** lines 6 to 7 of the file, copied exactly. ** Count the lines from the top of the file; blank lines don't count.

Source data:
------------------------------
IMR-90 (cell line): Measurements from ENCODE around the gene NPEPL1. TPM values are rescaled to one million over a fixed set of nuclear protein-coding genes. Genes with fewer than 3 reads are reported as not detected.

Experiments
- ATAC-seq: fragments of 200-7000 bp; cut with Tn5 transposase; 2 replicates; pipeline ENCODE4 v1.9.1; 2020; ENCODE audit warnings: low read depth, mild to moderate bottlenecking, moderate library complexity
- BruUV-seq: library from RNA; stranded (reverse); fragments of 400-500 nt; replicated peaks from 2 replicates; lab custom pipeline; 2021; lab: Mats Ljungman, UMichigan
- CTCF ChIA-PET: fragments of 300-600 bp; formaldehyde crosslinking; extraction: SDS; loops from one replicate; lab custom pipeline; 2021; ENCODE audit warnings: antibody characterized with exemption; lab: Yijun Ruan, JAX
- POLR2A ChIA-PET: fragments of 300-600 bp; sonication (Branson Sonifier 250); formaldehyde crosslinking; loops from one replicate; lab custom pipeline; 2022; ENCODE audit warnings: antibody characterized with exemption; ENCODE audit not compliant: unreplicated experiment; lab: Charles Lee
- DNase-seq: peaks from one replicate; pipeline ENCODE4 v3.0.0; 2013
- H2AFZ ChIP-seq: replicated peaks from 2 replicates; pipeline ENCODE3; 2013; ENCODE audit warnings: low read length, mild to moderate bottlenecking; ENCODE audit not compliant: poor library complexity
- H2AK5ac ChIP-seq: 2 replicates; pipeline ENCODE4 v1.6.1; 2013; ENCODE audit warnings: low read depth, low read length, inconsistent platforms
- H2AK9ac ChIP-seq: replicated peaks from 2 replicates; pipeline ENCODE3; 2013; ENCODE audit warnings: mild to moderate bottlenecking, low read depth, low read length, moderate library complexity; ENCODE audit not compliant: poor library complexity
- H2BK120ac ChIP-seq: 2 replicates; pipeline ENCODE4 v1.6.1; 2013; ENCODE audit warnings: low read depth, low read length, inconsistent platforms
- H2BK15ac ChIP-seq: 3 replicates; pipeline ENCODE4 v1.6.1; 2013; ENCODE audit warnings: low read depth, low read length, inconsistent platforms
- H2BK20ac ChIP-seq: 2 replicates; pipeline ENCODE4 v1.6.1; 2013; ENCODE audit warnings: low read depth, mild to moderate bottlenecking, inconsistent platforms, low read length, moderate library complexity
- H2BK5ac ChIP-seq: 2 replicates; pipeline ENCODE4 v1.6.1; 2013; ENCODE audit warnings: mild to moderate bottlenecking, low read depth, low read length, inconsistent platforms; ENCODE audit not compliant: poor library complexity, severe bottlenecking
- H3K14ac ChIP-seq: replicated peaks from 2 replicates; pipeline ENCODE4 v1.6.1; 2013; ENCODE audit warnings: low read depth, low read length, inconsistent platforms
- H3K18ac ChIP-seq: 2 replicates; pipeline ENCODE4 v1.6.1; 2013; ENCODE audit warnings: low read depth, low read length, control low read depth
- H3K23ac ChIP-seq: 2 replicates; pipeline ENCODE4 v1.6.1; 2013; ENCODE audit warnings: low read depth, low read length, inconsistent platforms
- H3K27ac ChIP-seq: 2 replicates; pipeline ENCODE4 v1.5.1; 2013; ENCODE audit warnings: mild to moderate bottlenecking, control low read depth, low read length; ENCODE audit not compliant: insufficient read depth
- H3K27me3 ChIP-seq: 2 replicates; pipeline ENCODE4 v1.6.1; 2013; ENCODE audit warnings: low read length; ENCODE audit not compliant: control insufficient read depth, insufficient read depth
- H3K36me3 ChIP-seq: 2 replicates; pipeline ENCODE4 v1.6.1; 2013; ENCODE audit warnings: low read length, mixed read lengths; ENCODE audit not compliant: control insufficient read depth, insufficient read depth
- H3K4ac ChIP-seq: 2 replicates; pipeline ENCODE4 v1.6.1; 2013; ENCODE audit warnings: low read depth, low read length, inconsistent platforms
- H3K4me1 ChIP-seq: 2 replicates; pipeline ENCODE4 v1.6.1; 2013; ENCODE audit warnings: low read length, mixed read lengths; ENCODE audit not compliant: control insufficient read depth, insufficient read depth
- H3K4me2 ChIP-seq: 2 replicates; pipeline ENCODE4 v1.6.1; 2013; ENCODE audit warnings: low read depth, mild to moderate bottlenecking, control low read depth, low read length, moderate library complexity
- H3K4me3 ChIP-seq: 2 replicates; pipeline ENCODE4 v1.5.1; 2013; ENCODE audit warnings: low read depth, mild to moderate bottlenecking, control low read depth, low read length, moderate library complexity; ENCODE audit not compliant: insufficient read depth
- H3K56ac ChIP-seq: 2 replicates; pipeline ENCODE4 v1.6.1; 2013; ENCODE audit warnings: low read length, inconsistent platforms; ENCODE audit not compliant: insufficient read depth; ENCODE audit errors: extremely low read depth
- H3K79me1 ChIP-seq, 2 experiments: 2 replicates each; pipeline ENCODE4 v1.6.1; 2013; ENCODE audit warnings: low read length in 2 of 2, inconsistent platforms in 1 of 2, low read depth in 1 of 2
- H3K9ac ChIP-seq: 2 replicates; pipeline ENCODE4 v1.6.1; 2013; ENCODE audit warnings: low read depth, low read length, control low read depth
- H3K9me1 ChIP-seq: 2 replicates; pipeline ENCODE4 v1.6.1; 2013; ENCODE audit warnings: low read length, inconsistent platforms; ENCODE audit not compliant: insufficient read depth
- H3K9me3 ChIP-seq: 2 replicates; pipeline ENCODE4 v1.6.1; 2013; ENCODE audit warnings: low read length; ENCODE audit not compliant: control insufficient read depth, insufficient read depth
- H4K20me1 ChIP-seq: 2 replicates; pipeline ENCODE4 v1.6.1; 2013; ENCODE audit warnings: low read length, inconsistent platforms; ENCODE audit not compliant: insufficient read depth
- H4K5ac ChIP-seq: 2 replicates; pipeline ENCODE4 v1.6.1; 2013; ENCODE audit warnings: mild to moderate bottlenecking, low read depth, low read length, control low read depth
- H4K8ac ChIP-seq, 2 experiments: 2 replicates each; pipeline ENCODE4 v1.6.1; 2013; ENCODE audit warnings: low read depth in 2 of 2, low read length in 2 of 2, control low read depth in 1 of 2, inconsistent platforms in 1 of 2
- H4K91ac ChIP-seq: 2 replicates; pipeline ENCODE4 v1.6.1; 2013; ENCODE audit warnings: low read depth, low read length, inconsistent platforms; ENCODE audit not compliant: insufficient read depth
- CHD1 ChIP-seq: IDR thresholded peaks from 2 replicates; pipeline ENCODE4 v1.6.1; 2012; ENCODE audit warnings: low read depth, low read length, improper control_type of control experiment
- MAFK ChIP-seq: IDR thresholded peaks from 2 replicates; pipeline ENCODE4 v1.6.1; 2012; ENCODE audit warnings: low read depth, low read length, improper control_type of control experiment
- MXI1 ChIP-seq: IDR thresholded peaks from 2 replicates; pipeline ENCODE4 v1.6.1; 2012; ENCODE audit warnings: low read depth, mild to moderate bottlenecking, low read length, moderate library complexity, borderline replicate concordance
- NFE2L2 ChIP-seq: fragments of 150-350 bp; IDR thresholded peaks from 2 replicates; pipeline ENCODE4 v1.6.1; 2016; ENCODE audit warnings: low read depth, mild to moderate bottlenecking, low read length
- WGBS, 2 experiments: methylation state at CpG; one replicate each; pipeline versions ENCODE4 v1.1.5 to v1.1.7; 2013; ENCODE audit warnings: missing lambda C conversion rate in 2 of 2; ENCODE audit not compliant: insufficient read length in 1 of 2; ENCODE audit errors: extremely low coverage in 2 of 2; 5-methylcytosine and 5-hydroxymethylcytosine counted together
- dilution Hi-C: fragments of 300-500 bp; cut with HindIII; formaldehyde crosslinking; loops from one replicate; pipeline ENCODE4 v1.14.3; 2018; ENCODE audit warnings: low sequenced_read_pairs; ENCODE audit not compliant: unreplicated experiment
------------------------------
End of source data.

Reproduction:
- POLR2A ChIA-PET: fragments of 300-600 bp; sonication (Branson Sonifier 250); formaldehyde crosslinking; loops from one replicate; lab custom pipeline; 2022; ENCODE audit warnings: antibody characterized with exemption; ENCODE audit not compliant: unreplicated experiment; lab: Charles Lee
- DNase-seq: peaks from one replicate; pipeline ENCODE4 v3.0.0; 2013